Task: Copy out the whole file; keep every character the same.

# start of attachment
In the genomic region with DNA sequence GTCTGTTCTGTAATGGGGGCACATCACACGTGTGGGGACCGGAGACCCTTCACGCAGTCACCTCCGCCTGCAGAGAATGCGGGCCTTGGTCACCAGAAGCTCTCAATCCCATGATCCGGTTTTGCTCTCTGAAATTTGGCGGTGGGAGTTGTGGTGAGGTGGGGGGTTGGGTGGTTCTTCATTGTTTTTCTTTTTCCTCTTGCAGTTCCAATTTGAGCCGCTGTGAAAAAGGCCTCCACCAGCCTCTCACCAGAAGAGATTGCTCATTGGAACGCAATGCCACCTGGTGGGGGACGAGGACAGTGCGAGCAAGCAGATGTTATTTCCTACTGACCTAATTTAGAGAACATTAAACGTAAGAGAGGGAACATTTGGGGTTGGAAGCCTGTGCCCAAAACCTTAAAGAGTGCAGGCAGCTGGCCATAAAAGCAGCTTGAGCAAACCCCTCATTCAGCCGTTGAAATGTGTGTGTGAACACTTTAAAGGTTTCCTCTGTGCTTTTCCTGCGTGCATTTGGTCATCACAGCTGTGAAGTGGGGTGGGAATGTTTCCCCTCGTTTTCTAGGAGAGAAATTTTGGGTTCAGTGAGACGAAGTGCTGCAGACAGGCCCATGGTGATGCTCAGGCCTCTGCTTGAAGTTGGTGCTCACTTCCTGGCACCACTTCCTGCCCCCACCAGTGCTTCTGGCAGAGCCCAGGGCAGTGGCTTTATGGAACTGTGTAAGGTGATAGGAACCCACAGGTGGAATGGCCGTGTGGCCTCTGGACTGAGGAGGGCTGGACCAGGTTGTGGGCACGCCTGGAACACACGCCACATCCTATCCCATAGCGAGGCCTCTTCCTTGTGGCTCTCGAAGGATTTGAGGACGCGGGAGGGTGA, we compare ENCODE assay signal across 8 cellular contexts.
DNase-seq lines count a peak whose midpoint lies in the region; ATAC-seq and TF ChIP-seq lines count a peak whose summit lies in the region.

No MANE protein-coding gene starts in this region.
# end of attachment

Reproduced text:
In the genomic region with DNA sequence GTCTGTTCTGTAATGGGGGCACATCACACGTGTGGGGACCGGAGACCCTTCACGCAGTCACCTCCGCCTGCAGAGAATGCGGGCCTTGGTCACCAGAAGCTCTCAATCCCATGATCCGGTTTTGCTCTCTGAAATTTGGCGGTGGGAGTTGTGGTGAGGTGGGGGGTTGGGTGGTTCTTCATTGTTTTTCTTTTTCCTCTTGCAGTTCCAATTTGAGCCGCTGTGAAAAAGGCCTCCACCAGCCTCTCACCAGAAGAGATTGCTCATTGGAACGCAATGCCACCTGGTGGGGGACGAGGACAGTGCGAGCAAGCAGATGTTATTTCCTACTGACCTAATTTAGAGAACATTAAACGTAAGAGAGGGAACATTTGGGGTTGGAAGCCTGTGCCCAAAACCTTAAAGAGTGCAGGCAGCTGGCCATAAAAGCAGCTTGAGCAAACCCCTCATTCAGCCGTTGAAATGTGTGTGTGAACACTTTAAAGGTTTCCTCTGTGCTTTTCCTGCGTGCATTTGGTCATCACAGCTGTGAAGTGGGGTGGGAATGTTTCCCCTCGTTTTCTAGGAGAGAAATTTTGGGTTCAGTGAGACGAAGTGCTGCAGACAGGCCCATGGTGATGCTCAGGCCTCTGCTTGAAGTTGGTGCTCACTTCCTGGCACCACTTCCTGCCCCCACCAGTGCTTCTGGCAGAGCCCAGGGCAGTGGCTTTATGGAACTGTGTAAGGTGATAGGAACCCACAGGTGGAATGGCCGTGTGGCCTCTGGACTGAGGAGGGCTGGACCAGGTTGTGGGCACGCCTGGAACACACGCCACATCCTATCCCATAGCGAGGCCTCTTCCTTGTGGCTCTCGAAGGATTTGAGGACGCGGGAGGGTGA, we compare ENCODE assay signal across 8 cellular contexts.
DNase-seq lines count a peak whose midpoint lies in the region; ATAC-seq and TF ChIP-seq lines count a peak whose summit lies in the region.

No MANE protein-coding gene starts in this region.